Vocation: Love Wins by Rob Bell – A very controversial book in which a popular mega-church pastor questions the traditional doctrine of hell.  I’d rather read the book itself than the reviews.  My aim in reading this book is to wrestle with the personal and pastoral implications of believing in hell.


Generosity: Hole in Our Gospel by Richard Stearns – This book, by the president of World Vision, the world’s largest relief and development organization, calls Christians to reclaim our essential commitment to pursue justice in the world.  My aim in reading this book is to re-ignite my passion for justice as a central implication of the gospel of Jesus.


Fitness: Born to Run by Christopher McDougall – A book about running.  I am toying with the idea of training for a marathon this year, and this book has been highly recommended.  My aim in reading this book is to find inspiration and motivation to become a more serious runner.


Productivity: Getting Things Done by David Allen – It’s a book about personal productivity (no duh).  People swear by it.  I actually read the first half of this book before, but didn’t implement it into my life and promptly forgot most of it.  I consider myself a pretty productive person, but I feel like I am in a season where I am having so many ideas, projects and dreams that I need a better system to keep things from falling through the cracks.


Imagination: The Silmarillion by J.R.R. Tolkien.  This is a re-read for me.  But it’s so good.  And I need something to nourish my imagination.  Plus, my friend James just got me a nice hardback copy.

Following Jesus for me means becoming more intentional in each of these areas.

So that’s my plan.  We’ll see how it goes.

Question: Any Lent commitments to share?  Any thoughts on Lent in general? Anyone read any of the above books?

Food, Inc. (1): WWDS (What Would Dickens Say?)

Last week, I finally saw the documentary Food, Inc.  It was disturbing, and I plan to blog more extensively about it sometime soon.

The film basically explores how the farm has been replaced with the factory.  It is an expose of the way that the giants of agribusiness have begun to produce food in a way that is inhumane to the livestock, destructive to the environment, oppressive to the workers and damaging to the health of the consumers.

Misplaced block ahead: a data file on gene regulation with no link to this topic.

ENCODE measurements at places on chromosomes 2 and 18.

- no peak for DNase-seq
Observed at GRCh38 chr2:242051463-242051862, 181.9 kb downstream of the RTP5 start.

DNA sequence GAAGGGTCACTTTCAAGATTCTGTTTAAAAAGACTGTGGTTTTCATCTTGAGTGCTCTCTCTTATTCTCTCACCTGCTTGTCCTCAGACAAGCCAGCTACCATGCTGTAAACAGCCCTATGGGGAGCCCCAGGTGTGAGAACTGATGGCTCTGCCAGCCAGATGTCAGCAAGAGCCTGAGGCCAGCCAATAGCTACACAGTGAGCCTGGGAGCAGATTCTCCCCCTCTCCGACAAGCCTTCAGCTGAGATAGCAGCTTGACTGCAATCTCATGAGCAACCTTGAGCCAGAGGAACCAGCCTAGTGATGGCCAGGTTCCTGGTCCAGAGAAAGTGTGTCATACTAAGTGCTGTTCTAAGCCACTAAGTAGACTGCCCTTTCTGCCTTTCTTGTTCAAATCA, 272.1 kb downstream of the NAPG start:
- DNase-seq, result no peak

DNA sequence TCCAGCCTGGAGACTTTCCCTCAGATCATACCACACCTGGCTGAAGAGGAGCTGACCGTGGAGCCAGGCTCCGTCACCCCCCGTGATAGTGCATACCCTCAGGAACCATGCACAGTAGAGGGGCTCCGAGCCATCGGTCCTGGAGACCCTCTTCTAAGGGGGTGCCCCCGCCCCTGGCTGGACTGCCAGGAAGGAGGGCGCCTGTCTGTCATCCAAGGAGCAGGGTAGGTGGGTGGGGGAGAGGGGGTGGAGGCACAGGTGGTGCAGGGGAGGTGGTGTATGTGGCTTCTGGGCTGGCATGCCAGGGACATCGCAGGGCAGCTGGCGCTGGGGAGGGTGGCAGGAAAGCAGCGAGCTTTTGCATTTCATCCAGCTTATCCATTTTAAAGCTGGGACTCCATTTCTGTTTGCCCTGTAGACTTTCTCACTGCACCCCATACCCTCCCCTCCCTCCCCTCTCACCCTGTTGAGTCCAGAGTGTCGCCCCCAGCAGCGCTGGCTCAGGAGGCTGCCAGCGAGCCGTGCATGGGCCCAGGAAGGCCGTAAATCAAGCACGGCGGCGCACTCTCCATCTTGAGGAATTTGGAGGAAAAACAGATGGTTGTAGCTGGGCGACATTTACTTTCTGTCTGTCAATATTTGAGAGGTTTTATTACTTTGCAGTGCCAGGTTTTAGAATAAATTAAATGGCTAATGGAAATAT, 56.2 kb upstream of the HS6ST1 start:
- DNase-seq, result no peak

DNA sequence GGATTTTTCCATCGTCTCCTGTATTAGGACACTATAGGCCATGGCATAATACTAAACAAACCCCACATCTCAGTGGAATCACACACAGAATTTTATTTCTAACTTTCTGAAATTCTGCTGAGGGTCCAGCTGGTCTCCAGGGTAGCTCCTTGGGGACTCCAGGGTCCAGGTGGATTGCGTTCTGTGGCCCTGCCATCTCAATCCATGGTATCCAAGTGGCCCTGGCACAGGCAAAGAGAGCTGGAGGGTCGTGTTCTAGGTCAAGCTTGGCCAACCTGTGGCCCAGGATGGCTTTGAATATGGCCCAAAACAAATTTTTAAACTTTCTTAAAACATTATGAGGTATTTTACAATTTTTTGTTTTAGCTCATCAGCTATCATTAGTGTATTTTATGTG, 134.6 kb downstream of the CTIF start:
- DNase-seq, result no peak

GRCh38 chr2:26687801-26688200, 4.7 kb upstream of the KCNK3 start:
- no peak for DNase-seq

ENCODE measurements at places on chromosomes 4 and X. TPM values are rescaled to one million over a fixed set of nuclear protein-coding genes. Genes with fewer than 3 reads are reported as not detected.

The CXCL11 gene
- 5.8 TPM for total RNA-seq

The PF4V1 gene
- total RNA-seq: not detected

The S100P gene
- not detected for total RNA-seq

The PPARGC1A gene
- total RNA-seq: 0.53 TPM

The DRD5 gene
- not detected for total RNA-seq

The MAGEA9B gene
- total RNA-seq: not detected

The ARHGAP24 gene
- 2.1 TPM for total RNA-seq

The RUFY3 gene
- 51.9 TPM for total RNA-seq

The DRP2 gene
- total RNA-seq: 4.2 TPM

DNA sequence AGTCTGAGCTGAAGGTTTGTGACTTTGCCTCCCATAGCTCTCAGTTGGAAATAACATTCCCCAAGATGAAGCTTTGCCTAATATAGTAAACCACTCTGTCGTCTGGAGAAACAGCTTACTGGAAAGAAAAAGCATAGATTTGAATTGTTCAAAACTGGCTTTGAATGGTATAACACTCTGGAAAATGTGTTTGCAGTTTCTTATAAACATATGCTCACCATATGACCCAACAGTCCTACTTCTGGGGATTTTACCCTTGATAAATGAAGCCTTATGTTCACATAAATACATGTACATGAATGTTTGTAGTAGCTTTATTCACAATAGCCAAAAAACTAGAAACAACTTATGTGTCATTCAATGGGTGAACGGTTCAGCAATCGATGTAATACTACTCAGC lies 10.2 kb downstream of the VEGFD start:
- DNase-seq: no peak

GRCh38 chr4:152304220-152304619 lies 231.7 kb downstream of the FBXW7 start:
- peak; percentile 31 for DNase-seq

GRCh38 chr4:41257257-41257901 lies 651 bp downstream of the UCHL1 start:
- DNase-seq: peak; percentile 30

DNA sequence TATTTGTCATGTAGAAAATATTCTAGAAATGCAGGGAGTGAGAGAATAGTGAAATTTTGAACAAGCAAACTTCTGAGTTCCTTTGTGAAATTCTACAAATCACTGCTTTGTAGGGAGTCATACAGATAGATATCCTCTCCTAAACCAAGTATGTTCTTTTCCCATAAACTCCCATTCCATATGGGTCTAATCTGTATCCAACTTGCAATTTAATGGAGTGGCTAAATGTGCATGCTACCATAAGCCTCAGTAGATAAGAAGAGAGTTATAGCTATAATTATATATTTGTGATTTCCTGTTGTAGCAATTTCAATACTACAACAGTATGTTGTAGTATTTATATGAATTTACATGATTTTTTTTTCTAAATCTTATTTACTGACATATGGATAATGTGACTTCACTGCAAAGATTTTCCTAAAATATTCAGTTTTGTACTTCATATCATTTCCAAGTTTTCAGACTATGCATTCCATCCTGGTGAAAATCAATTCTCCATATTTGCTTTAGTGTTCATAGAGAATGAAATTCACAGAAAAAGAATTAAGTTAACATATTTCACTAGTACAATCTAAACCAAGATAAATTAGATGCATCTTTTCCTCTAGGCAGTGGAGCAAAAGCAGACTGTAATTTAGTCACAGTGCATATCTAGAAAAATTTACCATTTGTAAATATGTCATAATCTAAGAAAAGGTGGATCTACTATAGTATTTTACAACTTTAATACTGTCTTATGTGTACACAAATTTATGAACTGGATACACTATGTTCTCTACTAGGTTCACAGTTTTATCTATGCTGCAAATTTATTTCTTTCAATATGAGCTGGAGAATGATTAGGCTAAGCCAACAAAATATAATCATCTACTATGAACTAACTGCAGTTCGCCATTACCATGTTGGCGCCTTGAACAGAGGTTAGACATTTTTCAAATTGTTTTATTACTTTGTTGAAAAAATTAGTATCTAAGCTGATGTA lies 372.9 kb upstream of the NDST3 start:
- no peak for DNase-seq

One of the things I really love is how good literature continues to illuminate life.

Last year I read Charles Dickens’ Hard Times (not one of his better known novels). The story is an indictment of the Worship of Efficiency and Utilitarianism brought on during the industrial revolution.

  • Efficiency = getting the maximum results with minimum waste
  • Utilitarianism = a system of ethics that seeks to determine what is the greatest good for the greatest number of people.

Both of these systems of thought have a tendency to be dehumanizing, to turn people into numbers or machines, and to write off imagination and leisure as distractions, a waste of human resources.

The first person to speak in the story is a man named Gradgrind, and his goal is to raise his children steeped in nothing but pure Fact and Efficiency. He tells his children’s teacher (hilariously named M’choakumchild) in the first line of the book:

“Now, what I want is, Facts. Teach these boys and girls nothing but Facts. Facts alone are wanted in life. Plant nothing else, and root out everything else. You can only form the minds of reasoning animals upon Facts: nothing else will be of any service to them.”

The great enemy of Gradgrind’s worldview is Fancy, or Imagination. He teaches his children that they must “never wonder” and forbids them to read poetry. The story takes place in a coal-mining town named Coketown. All the buildings look the same; everything is painted alike. (Imagine a world with only engineers and no architects). The town is depicted as the embodiment of Fact:

“Fact, fact, fact, everywhere in the material aspect of the town; fact, fact, fact, everywhere in the immaterial aspect. The school was all fact, and the school of design was all fact, and the relations between master and man were all fact… and what you couldn’t state in figures, or show to be purchasable in the cheapest market and saleable in the dearest, was not, and never should be, world without end. Amen.”

My conclusion upon watching Food, Inc.?  The food industry has constructed Gradgrind’s world.

And it is purely mechanical: a machine, without feeling, restraint, or humanity.

Question: Have you seen Food, Inc.?  What do you think?